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Flash disks' reliability

Uwe asks about fast, reliable, not noisy storage mechanisms - And yes, of course, he talks about Flash memory’s well known limitation: The relatively low number of write cycles each area of the memory is known to be able to withstand. I recently told this same argument to a friend who was enthusiastically telling me about his dream project of setting up a computer based exclusively on solid-state storage. Of course, he didn’t like the limitation. But after reading a bit (sorry, I don’t have the URLs at hand - but Google is a good friend), it seems that many (most? all?) controllers work around this limitation by rearranging the most used blocks around, so that the Flash gets as evenly used as possible. Quoting from Wikipedia’s article on Flash memory:

Another limitation is that flash memory has a finite number of erase-write cycles (most commercially available flash products are guaranteed to withstand 1 million programming cycles). This effect is partially offset by some chip firmware or file system drivers by counting the writes and dynamically remapping the blocks in order to spread the write operations between the sectors. This technique is called wear levelling. Another mechanism is to perform write verification and remapping to spare sectors in case of write failure, which is named bad block management (BBM).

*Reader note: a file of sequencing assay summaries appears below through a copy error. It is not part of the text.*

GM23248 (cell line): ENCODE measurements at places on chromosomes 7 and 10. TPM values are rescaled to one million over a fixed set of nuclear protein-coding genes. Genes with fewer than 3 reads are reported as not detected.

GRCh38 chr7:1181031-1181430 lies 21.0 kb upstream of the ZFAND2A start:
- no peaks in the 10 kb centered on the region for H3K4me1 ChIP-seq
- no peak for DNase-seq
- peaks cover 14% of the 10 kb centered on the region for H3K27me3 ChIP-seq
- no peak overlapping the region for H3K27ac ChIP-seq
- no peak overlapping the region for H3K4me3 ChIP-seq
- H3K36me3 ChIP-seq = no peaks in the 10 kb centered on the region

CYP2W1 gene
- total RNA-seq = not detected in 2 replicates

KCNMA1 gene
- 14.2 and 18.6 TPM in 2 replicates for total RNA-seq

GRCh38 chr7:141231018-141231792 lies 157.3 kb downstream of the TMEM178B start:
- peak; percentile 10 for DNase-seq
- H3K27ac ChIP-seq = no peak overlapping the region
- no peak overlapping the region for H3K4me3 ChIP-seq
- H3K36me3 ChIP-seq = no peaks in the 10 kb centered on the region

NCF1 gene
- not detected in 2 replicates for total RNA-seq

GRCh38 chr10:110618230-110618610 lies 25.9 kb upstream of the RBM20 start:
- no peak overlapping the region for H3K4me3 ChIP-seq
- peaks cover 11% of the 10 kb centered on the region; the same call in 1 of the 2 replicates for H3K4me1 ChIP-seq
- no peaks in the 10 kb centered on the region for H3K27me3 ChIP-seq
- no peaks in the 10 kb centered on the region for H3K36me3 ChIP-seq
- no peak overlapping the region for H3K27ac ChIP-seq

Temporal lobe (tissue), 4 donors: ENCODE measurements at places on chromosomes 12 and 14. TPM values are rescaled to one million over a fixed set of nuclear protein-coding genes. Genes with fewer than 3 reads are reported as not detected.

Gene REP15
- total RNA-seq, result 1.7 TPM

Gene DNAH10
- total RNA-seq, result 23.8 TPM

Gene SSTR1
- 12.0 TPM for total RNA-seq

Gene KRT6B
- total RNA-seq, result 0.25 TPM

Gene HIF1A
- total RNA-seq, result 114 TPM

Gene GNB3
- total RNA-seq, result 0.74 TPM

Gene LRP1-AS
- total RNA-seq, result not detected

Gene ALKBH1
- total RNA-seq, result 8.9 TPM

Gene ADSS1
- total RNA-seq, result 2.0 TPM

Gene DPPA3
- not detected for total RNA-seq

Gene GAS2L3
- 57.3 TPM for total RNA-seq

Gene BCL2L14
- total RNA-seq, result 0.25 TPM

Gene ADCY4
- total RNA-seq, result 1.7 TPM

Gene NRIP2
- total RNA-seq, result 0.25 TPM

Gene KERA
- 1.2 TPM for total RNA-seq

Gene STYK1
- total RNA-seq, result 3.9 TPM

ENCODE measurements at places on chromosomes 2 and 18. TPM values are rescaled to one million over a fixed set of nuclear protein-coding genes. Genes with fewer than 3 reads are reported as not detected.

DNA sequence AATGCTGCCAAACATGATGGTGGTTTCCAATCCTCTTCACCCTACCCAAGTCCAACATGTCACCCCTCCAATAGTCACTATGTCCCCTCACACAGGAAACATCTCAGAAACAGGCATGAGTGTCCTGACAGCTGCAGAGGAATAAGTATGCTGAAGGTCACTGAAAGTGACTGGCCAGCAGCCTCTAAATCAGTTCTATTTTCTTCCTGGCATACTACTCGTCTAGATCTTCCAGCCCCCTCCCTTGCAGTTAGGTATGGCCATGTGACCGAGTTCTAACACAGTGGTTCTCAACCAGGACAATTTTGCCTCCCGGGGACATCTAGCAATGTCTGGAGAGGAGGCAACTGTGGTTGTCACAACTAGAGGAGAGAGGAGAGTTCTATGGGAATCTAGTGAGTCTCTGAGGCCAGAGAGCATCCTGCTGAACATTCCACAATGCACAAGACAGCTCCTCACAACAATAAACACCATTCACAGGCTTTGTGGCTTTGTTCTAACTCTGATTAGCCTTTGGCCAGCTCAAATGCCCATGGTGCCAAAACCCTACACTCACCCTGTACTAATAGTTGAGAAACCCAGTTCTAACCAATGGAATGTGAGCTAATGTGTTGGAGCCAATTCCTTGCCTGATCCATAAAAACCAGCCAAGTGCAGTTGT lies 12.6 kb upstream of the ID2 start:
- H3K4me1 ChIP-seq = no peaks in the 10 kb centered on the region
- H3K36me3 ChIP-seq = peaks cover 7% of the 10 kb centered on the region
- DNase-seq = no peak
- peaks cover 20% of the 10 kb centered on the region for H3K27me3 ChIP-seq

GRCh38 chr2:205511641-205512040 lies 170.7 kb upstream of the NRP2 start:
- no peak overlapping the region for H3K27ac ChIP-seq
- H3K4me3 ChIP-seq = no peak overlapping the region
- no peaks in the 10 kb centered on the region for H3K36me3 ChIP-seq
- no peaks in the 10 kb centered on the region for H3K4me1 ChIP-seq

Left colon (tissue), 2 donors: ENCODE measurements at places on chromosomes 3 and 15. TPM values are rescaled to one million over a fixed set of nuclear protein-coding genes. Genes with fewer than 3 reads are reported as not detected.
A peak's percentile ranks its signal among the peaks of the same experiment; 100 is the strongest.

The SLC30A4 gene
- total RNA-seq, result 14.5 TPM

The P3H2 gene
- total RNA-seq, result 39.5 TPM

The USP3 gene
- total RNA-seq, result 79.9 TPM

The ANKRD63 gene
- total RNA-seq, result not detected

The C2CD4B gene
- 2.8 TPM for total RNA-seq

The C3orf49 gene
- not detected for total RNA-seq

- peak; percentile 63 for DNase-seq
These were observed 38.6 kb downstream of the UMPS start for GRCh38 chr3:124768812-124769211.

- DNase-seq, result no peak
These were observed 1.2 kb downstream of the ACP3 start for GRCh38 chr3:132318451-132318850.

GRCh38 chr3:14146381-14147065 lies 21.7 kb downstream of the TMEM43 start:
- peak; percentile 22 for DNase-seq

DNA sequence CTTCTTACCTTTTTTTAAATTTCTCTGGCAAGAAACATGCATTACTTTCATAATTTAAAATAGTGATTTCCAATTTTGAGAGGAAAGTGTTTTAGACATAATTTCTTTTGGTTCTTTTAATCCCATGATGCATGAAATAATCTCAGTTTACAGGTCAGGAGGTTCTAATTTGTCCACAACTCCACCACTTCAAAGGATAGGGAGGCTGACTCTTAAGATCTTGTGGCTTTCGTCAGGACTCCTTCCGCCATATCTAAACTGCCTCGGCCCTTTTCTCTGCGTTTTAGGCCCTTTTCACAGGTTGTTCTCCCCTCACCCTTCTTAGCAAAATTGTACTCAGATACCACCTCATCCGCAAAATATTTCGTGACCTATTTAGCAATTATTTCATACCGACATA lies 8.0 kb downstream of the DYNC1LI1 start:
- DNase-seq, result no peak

So, Uwe, just check the media you get supports wear levelling technology, and you should be safe.


Ben Hutchings 2007-03-20 03:42:17

Re: Flash disks’ reliability

It seems hard to find out what does support wear-leveling; it’s not a commonly advertised feature. There are patents on it and at least one manufacturer has been sued and enjoined from using them.

Mark Brown 2007-03-20 03:13:40

Re: Flash disks’ reliability

The trouble with relying on wear leveling is that you’ve got to trust the quality of implementation of the firmware on the device. Frequently that’s quite low (think of all the trouble people have with ACPI implementations…).

Uwe Hermann 2007-03-19 19:40:14

Re: Flash disks’ reliability

Jep, I guess almost every flash device you buy nowadays supports wear-leveling. I don’t have any numbers about how much effect this has on the expected life-time of the device, though. It sure helps, but is it enough to make it usable 24/7 for a few years? I tried to find some studies or reports about stress tests, but I couldn’t find something good so far…